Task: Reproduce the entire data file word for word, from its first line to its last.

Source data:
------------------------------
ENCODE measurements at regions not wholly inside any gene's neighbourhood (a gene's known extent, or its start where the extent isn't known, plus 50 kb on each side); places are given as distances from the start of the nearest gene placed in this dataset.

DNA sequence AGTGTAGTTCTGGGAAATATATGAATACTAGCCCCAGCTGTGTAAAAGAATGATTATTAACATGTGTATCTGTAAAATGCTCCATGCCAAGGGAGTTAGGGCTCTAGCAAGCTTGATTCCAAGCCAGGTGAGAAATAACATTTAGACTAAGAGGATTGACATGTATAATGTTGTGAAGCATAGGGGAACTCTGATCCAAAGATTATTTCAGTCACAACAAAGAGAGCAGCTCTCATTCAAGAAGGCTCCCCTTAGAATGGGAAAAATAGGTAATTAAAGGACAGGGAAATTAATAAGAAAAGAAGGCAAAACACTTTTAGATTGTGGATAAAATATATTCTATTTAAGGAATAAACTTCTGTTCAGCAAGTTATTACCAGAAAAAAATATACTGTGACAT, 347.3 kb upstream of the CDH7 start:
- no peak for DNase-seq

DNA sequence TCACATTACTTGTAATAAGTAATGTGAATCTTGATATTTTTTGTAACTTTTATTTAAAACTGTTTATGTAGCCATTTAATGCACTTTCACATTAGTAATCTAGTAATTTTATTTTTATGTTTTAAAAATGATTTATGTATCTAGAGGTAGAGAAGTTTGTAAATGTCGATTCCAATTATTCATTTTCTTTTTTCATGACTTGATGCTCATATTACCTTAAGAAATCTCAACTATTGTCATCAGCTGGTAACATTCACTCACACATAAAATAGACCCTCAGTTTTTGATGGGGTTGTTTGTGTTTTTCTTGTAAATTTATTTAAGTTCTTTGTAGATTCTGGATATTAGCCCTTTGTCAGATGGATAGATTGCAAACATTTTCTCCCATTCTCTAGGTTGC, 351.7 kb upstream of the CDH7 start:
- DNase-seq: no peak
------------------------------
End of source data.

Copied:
ENCODE measurements at regions not wholly inside any gene's neighbourhood (a gene's known extent, or its start where the extent isn't known, plus 50 kb on each side); places are given as distances from the start of the nearest gene placed in this dataset.

DNA sequence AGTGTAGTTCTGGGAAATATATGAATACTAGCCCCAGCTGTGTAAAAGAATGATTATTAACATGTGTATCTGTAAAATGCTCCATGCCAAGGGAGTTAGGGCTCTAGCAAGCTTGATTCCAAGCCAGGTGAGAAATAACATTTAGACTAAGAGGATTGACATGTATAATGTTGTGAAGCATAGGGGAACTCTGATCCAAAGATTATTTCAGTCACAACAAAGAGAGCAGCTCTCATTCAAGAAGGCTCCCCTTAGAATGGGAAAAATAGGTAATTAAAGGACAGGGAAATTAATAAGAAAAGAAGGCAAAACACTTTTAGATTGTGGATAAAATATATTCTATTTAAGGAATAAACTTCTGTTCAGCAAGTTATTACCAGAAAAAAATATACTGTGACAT, 347.3 kb upstream of the CDH7 start:
- no peak for DNase-seq

DNA sequence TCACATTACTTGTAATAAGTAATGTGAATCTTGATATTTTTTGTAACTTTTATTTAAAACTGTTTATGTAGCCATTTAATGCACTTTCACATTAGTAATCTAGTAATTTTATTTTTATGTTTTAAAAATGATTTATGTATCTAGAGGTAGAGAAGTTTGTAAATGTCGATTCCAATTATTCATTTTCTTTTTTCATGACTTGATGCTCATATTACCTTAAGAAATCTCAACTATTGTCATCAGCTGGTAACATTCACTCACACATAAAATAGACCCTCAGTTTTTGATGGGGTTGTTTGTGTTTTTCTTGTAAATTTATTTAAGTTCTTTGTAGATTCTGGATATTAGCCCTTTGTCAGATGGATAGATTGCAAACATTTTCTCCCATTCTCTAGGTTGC, 351.7 kb upstream of the CDH7 start:
- DNase-seq: no peak